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Research Projects

STATUS: Complete YEAR: 2017 TOPIC AREA: Transportation planning, policy, and finance CENTER: PSR

The Effects of Rail Stations on Neighborhood Displacement in Los Angeles County, 1993-2013

Project Summary

Project number: PSR-19-SP82
Funding source: California Community Foundation
Contract number: BA-17-137531
Total cost: $65,000
Performance period: 1/1/2017 to 6/30/2018

Project description

We examine the effect of rail transit on neighborhood displacement. To do so, we leverage the tax filing records of over 100 million households from Los Angeles County between 1993 and 2013, provided by the California Franchise Tax Board (FTB). We look at the neighborhoods surrounding the 80 L.A. Metro rail stations opened since 1993, calculating these station areas' resident move-out rates for each year within our tax filing dataset.

We estimate changes in out-mobility rates in response to station opening for 80 rail stations by examining the change before and after train stations open and against control areas. The use of control areas enhances the robustness of our analysis.

We differentiate estimates of rail transit's effects on station areas' out-mobility rates by:

  1. Four income categories of households - < 30% of Area Median Income or AMI (Lowest Income), between 30 to 50% of AMI (Low Income), between 50 and 80% of AMI (Lower-Middle Income), and > 80% of AMI (Middle and Upper Income);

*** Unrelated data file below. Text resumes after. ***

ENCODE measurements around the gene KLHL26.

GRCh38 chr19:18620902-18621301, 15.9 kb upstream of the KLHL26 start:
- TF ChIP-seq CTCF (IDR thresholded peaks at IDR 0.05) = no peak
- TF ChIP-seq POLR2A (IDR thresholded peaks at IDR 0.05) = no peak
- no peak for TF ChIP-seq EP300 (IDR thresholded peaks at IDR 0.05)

2. Individual rail corridors - Red/Purple, Gold, Blue, Green, and Expo Phase I lines - as well as the entire L.A. Metro rail system; and
  3. Three different points in rail stations' development cycle: the announcement of a rail station being developed, the opening of that rail station, and five years after the opening of that station. We interpret statistically significant increases in a particular group's annual out-mobility rate, relative to the control group, to represent displacement.

We hypothesize that the presence of a rail station in a neighborhood displaces low-income residents from that neighborhood. If empirically confirmed, such a phenomenon could present a troubling complication to the potential equity benefits of introducing rail stations to previously "transit-poor" neighborhoods. We rationalize our hypothesis via the following conceptual framework:
  1. The introduction of rail stations to neighborhoods results in increased land and housing price values as well as the in-movement of higher-income individuals;
  2. This increases competition for station area housing between existing and prospective residents; and
  3. The heightened competition for a fixed supply of housing results in the displacement of existing, lower-income households, or increased out-mobility rates for lower-income households.


Marlon Boarnet
Senior Associate Dean, Academic Affairs; Professor & Director of Graduate Programs in Urban Planning, Sol Price School of Public Policy
650 Childs Way
Ralph and Goldy Lewis Hall (RGL) 301CLos Angeles, CA 90089-0626
United States
[email protected]


Raphael Bostic
Professor, Sol Price School of Public Policy
650 Childs Way
Ralph and Goldy Lewis Hall 201CLos Angeles, CA 90089-0626
United States
[email protected]

Seva Rodnyansky
Assistant Professor, Urban and Environmental Policy
1600 Campus Road
UEPI 203Los Angeles, CA 90041
United States
[email protected]